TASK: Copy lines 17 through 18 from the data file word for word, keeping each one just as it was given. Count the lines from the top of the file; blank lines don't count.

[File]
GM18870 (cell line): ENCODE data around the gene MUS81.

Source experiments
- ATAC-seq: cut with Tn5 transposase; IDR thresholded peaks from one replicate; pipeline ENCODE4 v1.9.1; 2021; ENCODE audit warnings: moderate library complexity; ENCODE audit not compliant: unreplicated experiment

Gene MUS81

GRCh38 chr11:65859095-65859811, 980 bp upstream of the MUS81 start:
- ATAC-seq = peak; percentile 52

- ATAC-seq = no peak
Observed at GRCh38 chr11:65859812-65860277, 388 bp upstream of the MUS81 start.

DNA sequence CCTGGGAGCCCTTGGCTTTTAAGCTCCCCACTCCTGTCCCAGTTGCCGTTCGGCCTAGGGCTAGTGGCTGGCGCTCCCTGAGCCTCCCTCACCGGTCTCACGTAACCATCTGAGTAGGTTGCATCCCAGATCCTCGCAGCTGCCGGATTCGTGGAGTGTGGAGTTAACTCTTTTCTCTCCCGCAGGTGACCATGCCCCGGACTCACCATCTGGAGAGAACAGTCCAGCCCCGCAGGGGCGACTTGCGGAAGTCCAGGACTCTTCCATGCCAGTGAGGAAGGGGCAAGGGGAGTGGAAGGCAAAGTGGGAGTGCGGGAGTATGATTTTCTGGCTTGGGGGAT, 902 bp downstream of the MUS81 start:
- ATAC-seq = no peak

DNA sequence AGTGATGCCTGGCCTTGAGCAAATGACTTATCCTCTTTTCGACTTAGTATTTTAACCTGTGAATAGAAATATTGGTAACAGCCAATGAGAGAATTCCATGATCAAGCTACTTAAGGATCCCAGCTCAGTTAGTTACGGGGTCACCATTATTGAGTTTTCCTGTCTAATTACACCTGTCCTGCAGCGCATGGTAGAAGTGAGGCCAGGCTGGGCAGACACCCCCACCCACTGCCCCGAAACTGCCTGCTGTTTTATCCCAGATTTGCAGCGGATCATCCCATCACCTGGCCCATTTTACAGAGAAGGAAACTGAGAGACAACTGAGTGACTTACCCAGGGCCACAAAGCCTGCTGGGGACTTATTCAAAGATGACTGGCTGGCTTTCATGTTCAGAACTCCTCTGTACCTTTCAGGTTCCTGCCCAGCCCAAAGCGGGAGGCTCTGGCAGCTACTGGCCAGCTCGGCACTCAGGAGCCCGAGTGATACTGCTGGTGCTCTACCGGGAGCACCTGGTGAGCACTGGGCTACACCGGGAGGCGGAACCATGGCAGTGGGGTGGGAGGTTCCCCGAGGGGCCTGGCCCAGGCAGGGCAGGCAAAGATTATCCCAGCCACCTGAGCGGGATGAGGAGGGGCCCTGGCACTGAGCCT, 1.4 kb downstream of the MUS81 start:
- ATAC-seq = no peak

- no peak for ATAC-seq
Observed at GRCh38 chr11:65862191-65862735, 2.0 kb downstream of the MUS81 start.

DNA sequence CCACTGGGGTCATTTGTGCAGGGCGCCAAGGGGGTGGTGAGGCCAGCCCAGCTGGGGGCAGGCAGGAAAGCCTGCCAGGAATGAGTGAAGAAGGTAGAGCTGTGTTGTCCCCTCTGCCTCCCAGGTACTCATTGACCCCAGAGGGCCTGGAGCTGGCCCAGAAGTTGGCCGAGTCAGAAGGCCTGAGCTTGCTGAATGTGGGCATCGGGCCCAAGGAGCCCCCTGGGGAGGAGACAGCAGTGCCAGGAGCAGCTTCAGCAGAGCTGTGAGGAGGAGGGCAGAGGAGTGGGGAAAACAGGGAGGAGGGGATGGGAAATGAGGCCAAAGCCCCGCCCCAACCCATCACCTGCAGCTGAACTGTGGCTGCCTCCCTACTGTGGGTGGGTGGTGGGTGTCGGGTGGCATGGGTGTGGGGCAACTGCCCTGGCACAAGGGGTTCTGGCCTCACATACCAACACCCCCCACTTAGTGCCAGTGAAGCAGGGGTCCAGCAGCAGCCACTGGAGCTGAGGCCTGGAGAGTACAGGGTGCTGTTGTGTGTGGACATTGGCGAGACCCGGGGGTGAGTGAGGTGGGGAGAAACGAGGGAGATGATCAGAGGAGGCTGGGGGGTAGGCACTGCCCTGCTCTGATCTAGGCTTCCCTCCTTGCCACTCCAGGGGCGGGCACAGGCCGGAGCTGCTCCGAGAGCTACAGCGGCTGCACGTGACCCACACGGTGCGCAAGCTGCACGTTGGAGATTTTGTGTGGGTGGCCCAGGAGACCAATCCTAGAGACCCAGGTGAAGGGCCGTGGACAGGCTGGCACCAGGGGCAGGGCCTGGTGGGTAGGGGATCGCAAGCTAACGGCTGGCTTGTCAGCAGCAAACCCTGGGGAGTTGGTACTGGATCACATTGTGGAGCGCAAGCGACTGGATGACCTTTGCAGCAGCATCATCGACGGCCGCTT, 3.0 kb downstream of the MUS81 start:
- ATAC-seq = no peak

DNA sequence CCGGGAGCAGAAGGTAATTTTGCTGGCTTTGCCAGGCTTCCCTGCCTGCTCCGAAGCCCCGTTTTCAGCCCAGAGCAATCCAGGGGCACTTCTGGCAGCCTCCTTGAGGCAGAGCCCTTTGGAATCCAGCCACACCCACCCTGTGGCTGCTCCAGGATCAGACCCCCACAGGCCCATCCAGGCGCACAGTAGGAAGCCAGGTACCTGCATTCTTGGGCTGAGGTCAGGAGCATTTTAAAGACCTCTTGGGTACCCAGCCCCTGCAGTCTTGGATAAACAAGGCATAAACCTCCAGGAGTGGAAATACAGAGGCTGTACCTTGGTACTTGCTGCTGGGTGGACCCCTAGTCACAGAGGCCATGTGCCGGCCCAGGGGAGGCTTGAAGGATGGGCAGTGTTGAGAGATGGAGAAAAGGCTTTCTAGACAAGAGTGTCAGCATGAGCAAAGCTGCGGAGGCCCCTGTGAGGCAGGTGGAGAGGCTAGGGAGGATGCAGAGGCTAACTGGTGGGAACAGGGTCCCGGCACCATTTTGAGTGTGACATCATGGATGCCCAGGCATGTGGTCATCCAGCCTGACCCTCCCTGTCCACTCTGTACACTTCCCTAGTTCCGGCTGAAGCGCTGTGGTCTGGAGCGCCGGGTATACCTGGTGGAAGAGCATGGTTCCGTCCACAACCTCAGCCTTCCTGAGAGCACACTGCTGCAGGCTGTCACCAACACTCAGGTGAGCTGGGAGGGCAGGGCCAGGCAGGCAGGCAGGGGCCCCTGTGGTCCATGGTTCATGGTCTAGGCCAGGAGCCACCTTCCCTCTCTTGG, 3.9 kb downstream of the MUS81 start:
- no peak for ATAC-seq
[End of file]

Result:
DNA sequence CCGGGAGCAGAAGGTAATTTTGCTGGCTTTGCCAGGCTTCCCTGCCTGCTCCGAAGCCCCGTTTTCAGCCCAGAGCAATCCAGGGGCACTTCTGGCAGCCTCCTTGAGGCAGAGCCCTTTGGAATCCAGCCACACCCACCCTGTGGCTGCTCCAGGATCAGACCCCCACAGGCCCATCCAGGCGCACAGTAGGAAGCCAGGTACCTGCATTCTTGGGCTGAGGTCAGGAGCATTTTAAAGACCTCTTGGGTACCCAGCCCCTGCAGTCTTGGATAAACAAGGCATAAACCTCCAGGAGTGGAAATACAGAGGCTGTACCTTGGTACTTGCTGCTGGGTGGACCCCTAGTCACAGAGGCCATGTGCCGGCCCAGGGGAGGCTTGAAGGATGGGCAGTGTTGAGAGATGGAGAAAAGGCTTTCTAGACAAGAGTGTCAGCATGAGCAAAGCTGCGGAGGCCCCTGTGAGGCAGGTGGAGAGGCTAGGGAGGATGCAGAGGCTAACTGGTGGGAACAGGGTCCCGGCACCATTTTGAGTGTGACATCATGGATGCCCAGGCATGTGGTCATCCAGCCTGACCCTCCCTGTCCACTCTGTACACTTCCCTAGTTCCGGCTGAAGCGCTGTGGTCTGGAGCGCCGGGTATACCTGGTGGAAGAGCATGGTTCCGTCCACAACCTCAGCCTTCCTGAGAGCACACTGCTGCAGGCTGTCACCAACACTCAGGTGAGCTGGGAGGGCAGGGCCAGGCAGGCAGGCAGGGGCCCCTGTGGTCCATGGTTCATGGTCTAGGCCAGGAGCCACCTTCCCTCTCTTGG, 3.9 kb downstream of the MUS81 start:
- no peak for ATAC-seq